In an interview with For Harriet, University of Maryland Professor Philip Cohen states that there is an education gap between men and women, which affects the black community in particular. “You do have more black women marrying husbands with a lower level of education than themselves”. So, there is a relationship between marriage and education level? Professor Cohen adds: “There are things working against the availability of men for black women” and those things are believe or not “the bad news” related to “Black men”: “mortality, incarceration, employment problems, and unbalanced intermarriage rates the deck is stacked against black women.” Should marriages and relationships be confined within a racial circle?
Why should marriage be based on social and cultural factors such as education, race or ethnic groups?
Well, it would seem that money, education, and social status represent the perfect recipe to find the perfect mate. The story goes like this. On a perfect day in America, a Princeton University alumni, Susan Patton, decided to give current female students one good piece of maternal-academic advice: “Find a husband on campus before you graduate”. For the Princeton Mom, as coined by the media, the reason is simple enough because after academia, “you will never again have this concentration of men who are worthy of you”.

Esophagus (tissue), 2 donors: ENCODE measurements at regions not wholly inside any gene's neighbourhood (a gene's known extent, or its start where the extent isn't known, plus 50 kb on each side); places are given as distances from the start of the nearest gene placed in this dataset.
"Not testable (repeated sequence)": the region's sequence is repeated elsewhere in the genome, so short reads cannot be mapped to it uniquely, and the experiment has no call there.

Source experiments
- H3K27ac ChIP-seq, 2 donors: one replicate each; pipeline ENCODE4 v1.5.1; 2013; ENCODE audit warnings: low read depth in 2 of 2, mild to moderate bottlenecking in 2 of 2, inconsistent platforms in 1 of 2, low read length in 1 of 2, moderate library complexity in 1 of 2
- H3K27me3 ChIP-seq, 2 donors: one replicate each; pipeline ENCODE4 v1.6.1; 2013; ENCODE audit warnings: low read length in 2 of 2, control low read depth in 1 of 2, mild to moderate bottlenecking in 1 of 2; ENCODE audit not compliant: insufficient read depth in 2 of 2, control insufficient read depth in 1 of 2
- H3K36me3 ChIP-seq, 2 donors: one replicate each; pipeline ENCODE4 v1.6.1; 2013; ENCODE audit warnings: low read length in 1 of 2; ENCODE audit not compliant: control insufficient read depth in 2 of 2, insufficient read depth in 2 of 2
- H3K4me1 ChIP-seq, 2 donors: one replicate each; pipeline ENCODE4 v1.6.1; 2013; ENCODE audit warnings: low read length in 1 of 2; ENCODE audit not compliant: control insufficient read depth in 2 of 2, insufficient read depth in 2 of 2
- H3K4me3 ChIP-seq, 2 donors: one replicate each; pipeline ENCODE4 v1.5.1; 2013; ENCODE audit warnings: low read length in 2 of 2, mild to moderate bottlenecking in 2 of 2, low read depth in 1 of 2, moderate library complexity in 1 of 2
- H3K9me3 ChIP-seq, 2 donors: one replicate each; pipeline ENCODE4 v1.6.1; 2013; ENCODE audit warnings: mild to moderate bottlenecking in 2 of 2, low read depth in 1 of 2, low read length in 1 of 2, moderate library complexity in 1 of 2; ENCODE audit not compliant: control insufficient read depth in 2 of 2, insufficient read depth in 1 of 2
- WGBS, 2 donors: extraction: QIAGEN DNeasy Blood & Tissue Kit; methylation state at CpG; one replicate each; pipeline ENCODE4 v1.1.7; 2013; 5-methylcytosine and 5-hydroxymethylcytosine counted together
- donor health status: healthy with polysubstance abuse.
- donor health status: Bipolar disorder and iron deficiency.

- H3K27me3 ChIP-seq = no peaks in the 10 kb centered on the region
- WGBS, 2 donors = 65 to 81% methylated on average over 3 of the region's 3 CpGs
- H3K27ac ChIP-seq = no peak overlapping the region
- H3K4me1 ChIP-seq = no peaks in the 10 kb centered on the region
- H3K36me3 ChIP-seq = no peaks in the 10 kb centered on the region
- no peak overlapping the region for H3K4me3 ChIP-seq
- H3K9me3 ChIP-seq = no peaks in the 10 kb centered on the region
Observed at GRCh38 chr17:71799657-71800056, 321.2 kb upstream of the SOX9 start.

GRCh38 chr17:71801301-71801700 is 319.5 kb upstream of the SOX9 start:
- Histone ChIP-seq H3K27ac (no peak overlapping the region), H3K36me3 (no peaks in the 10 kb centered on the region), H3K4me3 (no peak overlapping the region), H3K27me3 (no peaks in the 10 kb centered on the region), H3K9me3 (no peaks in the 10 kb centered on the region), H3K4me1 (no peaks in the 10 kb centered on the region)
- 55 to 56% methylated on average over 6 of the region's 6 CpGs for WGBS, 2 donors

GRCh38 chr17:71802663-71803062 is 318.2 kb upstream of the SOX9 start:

Following this vocal outburst, the likeliness-unlikeliness belief has been spread through the net like the narrative about black women, particularly the educated ones being less likely to get married than their white counterparts. The timeline is not really clear nor the reason Black women mating life has stood out. However, it seems that a Brookings study, Single black female BA seeks educated husband: Race, assortative mating and inequality has set the tone.
From there, strange and unexpected phrases came out of nowhere, such as ‘assortative mating’, which apparently means “the decision to marry someone of a similar educational status” and ‘married down’ that stands for women “opting for men of lower social classes”.
Is it me or is there a segregationist discourse here that tends to keep Black women on a tight leash even in their love-life?
Meanwhile, more people have quickly joined the mating crusade. Articles, blogs, tweets, Facebook messages, you name it; most of them with a focus on Black relationship. Once again, the black community is under the spotlight for questions of inequality and discrimination. Black women’s dating and marriage habits are being dissected and consideration is given to the chance of finding the perfect mate for a Black woman: an educated and richer Black man with good social ranking (no prison records; influential studies show that most of the married-age Black male population is or has been incarcerated).
Looking at the saga, the only prominent outcome seems to be division. Once again a fragile nation is being divided; once again the Black community is being torn apart in the name of something that is supposed to unite people: marriage. Surely, the irony is not lost here.